The EU is fundamentally undemocratic and cannot be reformed, argues Chris Bambery
How will you vote in the upcoming referendum on Britain's membership of the European Union?
For many on the left the idea of siding with Nigel Farage and the assorted Tory Eurosceptics is enough to bring them to back David Cameron and the majority of big business in voting Yes. That, however, would be a profound mistake.
The European Union is today the driving force behind the neoliberal project across its 28 member states, and in imposing austerity. Cameron and George Osborne are minor players in comparison.
Just look at the way the unelected European Commission, working with the European Central Bank and the International Monetary Fund, both also unelected, rode roughshod over an elected government in Greece and imposed unelected 'technocratic' governments in that country and in Italy.
Across Europe there is a 'race to the bottom' co-ordinated by the European Commission, in which member states are encouraged to compete as to who has the lowest labour costs, the most relaxed health and safety laws, the least regulation and the lowest corporate taxes.
Lack of democracy is a defining feature of the EU. It is run by a Council made up of the heads of the 28 member governments. That council appoints the European Commission. There is also a European Parliament, directly elected by the citizenry, but voter turnout is abysmal and we have less control over MEPs than we do over MPs. In reality the European Parliament simply has power to amend European Commission measures and these are decided upon by the Commission and the heads of the two main parliamentary groupings, those of the centre-right and centre-left.
When the people of France, Ireland and the Netherlands had the temerity to vote against new EU treaties, the European Commission simply ignored them and insisted they vote again to produce the correct result.
The secret negotiations being conducted between the EU and the US over the Transatlantic Trade and Investment Partnership will have a huge bearing on our welfare services, the NHS above all, and much else. Heading up the European side is Cecilia Malmström the EU Commissioner. When asked by John Hilary of War on Want how she could ignore the rising tide of opposition to TTIP she chillingly replied, 'I do not take my mandate from the European people.'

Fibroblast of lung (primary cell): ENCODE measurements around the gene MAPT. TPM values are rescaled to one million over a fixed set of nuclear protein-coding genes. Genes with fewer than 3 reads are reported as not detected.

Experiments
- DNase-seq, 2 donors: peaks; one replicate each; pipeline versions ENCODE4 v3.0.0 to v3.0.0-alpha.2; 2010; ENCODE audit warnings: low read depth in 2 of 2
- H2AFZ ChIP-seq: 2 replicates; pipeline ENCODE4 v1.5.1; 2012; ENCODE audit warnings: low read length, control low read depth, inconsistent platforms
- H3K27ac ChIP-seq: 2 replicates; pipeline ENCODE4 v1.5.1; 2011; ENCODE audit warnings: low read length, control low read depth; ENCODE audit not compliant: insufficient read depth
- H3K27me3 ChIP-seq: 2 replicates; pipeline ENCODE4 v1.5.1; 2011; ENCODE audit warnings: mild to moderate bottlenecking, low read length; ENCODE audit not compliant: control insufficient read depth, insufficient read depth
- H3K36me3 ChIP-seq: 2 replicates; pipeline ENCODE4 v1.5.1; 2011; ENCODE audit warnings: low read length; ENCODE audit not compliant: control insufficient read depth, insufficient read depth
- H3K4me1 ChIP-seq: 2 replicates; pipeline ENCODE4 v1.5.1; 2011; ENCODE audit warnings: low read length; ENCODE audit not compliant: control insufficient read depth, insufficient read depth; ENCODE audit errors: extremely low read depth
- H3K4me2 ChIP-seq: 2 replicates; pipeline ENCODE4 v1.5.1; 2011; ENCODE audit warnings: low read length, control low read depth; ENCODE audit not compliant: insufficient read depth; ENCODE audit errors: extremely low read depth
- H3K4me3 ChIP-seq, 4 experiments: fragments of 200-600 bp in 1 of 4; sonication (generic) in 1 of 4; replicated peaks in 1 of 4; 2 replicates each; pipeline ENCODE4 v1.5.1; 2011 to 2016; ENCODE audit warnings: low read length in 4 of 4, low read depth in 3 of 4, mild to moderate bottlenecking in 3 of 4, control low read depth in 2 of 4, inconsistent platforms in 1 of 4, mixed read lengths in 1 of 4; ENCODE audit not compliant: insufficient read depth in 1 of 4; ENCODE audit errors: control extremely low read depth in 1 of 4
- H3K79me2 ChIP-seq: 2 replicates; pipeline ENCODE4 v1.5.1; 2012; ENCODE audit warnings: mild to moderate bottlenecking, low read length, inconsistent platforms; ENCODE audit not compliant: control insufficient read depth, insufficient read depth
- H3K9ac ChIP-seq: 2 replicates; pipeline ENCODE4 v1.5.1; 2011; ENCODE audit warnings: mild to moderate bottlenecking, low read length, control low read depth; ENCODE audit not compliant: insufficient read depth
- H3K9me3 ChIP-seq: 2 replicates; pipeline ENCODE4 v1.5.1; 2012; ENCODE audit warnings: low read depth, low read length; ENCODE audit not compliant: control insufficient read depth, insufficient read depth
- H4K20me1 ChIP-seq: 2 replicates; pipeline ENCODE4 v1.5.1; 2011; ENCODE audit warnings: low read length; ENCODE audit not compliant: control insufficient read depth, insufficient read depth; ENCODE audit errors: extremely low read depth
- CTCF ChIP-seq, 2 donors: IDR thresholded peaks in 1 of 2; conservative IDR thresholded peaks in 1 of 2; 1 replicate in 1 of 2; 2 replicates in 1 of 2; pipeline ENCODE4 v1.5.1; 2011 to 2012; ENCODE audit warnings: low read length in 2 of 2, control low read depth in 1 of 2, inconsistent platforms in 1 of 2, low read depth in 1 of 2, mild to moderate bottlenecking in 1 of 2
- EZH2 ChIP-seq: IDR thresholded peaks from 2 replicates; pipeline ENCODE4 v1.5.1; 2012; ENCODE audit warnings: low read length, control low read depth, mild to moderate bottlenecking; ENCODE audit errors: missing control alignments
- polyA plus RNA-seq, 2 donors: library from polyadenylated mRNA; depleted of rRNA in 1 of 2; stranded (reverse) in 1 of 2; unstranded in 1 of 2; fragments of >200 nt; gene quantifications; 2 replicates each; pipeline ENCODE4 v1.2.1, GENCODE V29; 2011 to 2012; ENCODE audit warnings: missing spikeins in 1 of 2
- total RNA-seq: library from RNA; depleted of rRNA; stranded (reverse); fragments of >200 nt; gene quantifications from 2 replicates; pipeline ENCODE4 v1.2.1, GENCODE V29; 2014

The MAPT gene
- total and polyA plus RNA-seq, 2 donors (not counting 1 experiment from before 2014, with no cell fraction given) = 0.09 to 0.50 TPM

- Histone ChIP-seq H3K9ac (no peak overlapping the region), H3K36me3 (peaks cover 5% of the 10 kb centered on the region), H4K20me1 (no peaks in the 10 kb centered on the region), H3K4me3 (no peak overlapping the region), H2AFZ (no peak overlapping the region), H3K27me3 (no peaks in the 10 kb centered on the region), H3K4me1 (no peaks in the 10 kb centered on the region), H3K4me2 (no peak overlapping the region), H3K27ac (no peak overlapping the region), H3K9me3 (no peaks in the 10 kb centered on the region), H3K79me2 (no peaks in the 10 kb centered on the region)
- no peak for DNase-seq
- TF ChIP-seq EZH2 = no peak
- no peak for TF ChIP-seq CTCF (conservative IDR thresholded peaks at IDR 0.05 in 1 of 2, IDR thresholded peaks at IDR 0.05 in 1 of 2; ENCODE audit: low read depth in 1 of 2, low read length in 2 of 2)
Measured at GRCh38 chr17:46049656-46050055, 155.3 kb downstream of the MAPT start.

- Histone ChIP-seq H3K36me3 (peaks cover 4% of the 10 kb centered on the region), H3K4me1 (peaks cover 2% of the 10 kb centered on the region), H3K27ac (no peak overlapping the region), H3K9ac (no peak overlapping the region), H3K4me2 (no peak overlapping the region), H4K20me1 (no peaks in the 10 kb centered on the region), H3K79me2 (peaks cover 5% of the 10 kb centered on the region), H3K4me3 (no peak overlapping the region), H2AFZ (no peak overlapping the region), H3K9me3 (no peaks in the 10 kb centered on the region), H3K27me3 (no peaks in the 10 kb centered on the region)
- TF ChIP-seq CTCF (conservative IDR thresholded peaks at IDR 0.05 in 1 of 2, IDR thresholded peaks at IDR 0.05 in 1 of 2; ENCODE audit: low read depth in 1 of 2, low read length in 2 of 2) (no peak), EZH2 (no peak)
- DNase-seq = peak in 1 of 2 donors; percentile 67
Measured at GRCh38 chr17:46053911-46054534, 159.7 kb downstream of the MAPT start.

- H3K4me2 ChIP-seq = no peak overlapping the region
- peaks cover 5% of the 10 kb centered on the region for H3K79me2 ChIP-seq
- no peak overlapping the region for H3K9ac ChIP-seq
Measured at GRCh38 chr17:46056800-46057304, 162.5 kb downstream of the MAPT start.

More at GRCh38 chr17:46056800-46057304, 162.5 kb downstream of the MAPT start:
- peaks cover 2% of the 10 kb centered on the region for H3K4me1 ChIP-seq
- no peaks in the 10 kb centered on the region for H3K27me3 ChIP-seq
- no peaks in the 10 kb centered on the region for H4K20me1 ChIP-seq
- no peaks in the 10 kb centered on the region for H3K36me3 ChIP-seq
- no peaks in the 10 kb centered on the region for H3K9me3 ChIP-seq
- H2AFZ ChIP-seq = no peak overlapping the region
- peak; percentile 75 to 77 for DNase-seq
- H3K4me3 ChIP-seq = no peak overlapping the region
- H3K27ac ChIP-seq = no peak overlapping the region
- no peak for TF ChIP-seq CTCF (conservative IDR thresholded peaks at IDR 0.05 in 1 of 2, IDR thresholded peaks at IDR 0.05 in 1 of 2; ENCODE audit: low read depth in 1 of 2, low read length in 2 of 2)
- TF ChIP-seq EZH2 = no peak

Some argue that the EU can defend us from the worst excesses of Cameron and the Tories. For a brief moment under Thatcher in the 1980s the EU leaders espoused a 'Social Europe', but that was rhetoric and was quickly replaced by the drive for a Single European Market in which the corporations got what they demanded.
To repeat, the EU is not protecting us from the worst of neoliberalism, it is the main force driving that agenda.
An argument for voting Yes is that to do otherwise would be to restrict immigration. Yes there is freedom of movement within the EU, but only for EU citizens. Across the EU we are seeing fences being erected to keep out the victims of wars waged by European states in alliance with the US, and those fleeing the poverty inflicted on them by IMF-imposed austerity programmes.
Across Europe the driving force behind anti-migrant racism and Islamophobia is not Nigel Farage, he's a bit player. It is the European Union.
Some cling to the idea that the EU is bringing Europe together and has acted to prevent war from returning to the continent. It hasn't: witness the former Yugoslavia or Ukraine, or adventures like those in Iraq, Libya and Syria.
The EU today consists of a core area grouped around Germany and a peripheral area subject to the diktats of the 'Troika' - the European Commission, European Central Bank and IMF. France and the UK lie between the two. Even in the most prosperous state, Germany, wages and benefits have been driven down. Across much of southern and eastern Europe, living standards have been slashed and precarious employment is common.
Member states now have their budgets and their spending controlled by the European Commission. It would surely veto anything like the creation of the welfare state in 1945.
As someone who regards themselves as a European, I want a Europe of the peoples, not the corporations, one based on solidarity, welfare and peace. The EU can never be that. There is no mechanism for internal reform.
A No vote in the referendum would lead to a major crisis amongst the Tories, no bad thing, and would help carry forward the debate across Europe as to what Europe we need. We need to have no truck with right-wing opponents of the EU with their nationalism, but we do want to work with anti-capitalists across Europe: those fighting for migrant rights, opposing austerity and campaigning to halt TTIP.
Another Europe is possible, but it cannot be built on the undemocratic, free market foundations underlying the EU. Vote No and build a united resistance across Europe.
Chris Bambery is an author, political activist and commentator, and a supporter of Rise, the radical left wing coalition in Scotland. His books include A People's History of Scotland and The Second World War: A Marxist Analysis.
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